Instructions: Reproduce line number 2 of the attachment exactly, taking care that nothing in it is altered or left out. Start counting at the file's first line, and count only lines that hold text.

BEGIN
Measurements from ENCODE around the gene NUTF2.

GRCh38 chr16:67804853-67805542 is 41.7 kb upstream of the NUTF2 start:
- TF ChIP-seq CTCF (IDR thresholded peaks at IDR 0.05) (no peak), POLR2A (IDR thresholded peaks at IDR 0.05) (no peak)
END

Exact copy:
GRCh38 chr16:67804853-67805542 is 41.7 kb upstream of the NUTF2 start: